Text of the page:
The study specifically pointed to the free radical “superoxide” as the central culprit for the damage in these Alzheimer’s mouse models, Longo explained.
Externally, the mice of both Alzheimer’s models that received FMD showed less cognitive decline than their normal diet counterparts. Cognitive behavior, including exploration and performance in the maze, was tested in young rats before and several months after the introduction of a regular diet or twice-monthly FMD cycles.
Alzheimer’s mice given FMD significantly outperformed Alzheimer’s mice fed a normal diet and in some cases performed similarly to non-Alzheimer’s control mice, indicating a significant slowing of cognitive decline.
FMD cycles have been shown to be effective in reversing various markers of pathology but also cognitive deficits in two major mouse models of Alzheimer’s disease. Longo said the results are promising.
A small clinical study examines its feasibility in humans
In addition to the study in mice, Longo and his colleagues included a fasting-mimicking diet from a small Phase 1 clinical trial that diagnosed mild cognitive impairment or mild Alzheimer’s disease.
40 such healthy, family-supported patients were randomized to a once-a-month, 5-day fast or a 5-day period of either pasta- or rice-based lunch or dinner.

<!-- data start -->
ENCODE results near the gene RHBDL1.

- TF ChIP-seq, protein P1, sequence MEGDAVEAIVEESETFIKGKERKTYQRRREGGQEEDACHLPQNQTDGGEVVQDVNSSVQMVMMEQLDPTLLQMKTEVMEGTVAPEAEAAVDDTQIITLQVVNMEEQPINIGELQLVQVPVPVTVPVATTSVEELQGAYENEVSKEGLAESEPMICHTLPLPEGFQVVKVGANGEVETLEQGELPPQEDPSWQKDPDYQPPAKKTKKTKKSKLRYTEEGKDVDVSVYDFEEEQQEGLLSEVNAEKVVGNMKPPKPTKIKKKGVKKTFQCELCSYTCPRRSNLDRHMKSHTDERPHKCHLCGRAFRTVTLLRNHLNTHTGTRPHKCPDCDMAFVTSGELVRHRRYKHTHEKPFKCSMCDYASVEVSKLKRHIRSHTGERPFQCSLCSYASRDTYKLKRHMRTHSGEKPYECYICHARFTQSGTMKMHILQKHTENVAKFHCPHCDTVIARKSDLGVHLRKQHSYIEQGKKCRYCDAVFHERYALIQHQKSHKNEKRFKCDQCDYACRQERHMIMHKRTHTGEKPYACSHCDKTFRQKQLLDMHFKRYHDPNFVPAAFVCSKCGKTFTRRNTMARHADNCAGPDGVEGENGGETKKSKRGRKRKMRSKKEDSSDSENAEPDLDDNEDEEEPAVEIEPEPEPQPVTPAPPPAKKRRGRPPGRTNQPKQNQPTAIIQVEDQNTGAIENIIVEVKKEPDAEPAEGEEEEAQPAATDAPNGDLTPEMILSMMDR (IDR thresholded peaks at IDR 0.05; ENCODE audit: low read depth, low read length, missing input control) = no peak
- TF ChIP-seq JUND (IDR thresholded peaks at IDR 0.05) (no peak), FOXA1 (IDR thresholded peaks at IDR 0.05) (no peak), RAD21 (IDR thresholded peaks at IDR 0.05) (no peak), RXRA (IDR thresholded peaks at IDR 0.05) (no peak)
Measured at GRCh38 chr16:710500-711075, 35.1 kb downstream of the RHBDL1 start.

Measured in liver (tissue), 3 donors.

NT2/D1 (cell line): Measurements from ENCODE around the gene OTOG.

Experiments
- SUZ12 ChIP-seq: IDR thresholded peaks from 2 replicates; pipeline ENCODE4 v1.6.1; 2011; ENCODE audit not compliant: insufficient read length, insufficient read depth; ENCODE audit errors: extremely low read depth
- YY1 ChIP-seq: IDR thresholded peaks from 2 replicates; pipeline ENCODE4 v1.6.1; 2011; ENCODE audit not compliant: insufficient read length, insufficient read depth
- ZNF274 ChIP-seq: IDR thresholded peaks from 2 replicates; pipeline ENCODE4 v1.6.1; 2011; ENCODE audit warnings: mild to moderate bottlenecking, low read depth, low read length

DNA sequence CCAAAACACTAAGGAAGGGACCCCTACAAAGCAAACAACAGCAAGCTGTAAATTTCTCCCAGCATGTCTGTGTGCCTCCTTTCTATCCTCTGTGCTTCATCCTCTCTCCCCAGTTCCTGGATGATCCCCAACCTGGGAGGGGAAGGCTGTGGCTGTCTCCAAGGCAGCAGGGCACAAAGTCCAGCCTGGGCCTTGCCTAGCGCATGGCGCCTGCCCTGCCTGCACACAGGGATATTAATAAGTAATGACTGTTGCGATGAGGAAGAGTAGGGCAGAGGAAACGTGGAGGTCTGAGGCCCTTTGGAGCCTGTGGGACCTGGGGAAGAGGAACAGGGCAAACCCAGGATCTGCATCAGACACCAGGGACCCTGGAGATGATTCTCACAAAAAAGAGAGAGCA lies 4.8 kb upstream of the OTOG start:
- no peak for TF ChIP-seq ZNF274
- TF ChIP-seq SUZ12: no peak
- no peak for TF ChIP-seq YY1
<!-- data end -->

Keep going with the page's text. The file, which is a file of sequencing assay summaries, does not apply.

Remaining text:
Preliminary data suggest that FMD is safe and effective in patients with mild impairment or early Alzheimer’s disease. Additional tests in the ongoing clinical trial will measure cognitive performance, inflammation and more, Longo said.
Other dietary trials published by Longo and colleagues indicated other benefits of the menstrual cycle, such as loss of fat mass without loss of muscle mass and improved cardiometabolic risks, especially in overweight or obese individuals.
In particular, in a recently published clinical trial, Longo was a co-author, FMD cycles were associated with disease recurrence in diabetic patients. According to the Alzheimer’s Association, diabetes doubles the risk of developing Alzheimer’s disease.
Other authors include Priya Rangan, Fleur Lobo, and USCA’s Edoardo Parella. Terry-Leigh Stephenson, Christian J. Pike, Pinchas Cohen, Kyle Xia, Katelyn Tran, Brandon Ann, and Dolly Chowdhury of USC; Anna Laura Crimonini, Luca Tagliafico, Angelica Farce, Irene Caffa, Fiametta Monacelli, Patrizio Odetti, Tommaso Bonfilio, and Alessio Nencioni University of Genoa, Italy; Nicolas Rochette, Marco Morselli and Matteo Pellegrini of UCLA; Mary Jo Ladue of the University of Illinois at Chicago; and Martina Pigliautile, Virginia Bocardi, and Patrizia Meccocchi of the University of Perugia, Italy.